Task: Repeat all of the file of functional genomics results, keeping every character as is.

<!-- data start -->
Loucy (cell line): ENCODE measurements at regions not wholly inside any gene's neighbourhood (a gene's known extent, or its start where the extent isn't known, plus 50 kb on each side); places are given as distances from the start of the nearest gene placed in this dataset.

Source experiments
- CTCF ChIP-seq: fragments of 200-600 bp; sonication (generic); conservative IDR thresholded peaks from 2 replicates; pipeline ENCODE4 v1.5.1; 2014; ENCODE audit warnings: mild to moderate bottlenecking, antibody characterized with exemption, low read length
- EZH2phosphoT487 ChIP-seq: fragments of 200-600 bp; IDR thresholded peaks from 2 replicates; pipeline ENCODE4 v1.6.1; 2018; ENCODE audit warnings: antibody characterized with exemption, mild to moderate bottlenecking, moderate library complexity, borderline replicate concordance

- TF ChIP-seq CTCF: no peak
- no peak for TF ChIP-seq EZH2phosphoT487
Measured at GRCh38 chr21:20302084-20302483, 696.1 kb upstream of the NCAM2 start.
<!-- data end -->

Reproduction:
Loucy (cell line): ENCODE measurements at regions not wholly inside any gene's neighbourhood (a gene's known extent, or its start where the extent isn't known, plus 50 kb on each side); places are given as distances from the start of the nearest gene placed in this dataset.

Source experiments
- CTCF ChIP-seq: fragments of 200-600 bp; sonication (generic); conservative IDR thresholded peaks from 2 replicates; pipeline ENCODE4 v1.5.1; 2014; ENCODE audit warnings: mild to moderate bottlenecking, antibody characterized with exemption, low read length
- EZH2phosphoT487 ChIP-seq: fragments of 200-600 bp; IDR thresholded peaks from 2 replicates; pipeline ENCODE4 v1.6.1; 2018; ENCODE audit warnings: antibody characterized with exemption, mild to moderate bottlenecking, moderate library complexity, borderline replicate concordance

- TF ChIP-seq CTCF: no peak
- no peak for TF ChIP-seq EZH2phosphoT487
Measured at GRCh38 chr21:20302084-20302483, 696.1 kb upstream of the NCAM2 start.